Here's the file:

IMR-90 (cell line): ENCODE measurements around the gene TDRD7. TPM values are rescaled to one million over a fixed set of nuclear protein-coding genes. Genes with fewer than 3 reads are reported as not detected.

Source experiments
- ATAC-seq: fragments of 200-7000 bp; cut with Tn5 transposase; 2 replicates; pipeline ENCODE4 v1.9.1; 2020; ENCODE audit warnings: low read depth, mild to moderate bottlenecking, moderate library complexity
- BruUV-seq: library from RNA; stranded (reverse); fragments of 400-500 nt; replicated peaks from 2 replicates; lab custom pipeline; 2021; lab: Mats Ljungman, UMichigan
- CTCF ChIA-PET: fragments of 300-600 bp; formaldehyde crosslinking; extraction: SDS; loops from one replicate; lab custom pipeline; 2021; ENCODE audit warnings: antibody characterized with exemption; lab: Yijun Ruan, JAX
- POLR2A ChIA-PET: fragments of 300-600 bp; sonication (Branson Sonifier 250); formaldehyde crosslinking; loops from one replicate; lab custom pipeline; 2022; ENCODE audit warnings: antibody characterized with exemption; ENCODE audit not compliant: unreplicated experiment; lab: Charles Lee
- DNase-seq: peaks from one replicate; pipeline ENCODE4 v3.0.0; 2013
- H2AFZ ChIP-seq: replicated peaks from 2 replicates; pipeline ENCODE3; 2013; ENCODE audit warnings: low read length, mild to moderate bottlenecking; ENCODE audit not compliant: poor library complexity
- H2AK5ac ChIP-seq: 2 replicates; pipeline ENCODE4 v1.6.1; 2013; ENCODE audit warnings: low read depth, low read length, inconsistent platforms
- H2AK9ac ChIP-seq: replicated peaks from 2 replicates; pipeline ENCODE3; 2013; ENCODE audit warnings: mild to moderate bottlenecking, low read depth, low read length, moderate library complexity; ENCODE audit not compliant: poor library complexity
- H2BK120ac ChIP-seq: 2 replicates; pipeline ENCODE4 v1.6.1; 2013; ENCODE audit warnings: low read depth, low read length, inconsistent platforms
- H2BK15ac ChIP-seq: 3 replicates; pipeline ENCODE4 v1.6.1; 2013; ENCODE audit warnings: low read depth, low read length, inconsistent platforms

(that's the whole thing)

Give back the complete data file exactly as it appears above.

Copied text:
IMR-90 (cell line): ENCODE measurements around the gene TDRD7. TPM values are rescaled to one million over a fixed set of nuclear protein-coding genes. Genes with fewer than 3 reads are reported as not detected.

Source experiments
- ATAC-seq: fragments of 200-7000 bp; cut with Tn5 transposase; 2 replicates; pipeline ENCODE4 v1.9.1; 2020; ENCODE audit warnings: low read depth, mild to moderate bottlenecking, moderate library complexity
- BruUV-seq: library from RNA; stranded (reverse); fragments of 400-500 nt; replicated peaks from 2 replicates; lab custom pipeline; 2021; lab: Mats Ljungman, UMichigan
- CTCF ChIA-PET: fragments of 300-600 bp; formaldehyde crosslinking; extraction: SDS; loops from one replicate; lab custom pipeline; 2021; ENCODE audit warnings: antibody characterized with exemption; lab: Yijun Ruan, JAX
- POLR2A ChIA-PET: fragments of 300-600 bp; sonication (Branson Sonifier 250); formaldehyde crosslinking; loops from one replicate; lab custom pipeline; 2022; ENCODE audit warnings: antibody characterized with exemption; ENCODE audit not compliant: unreplicated experiment; lab: Charles Lee
- DNase-seq: peaks from one replicate; pipeline ENCODE4 v3.0.0; 2013
- H2AFZ ChIP-seq: replicated peaks from 2 replicates; pipeline ENCODE3; 2013; ENCODE audit warnings: low read length, mild to moderate bottlenecking; ENCODE audit not compliant: poor library complexity
- H2AK5ac ChIP-seq: 2 replicates; pipeline ENCODE4 v1.6.1; 2013; ENCODE audit warnings: low read depth, low read length, inconsistent platforms
- H2AK9ac ChIP-seq: replicated peaks from 2 replicates; pipeline ENCODE3; 2013; ENCODE audit warnings: mild to moderate bottlenecking, low read depth, low read length, moderate library complexity; ENCODE audit not compliant: poor library complexity
- H2BK120ac ChIP-seq: 2 replicates; pipeline ENCODE4 v1.6.1; 2013; ENCODE audit warnings: low read depth, low read length, inconsistent platforms
- H2BK15ac ChIP-seq: 3 replicates; pipeline ENCODE4 v1.6.1; 2013; ENCODE audit warnings: low read depth, low read length, inconsistent platforms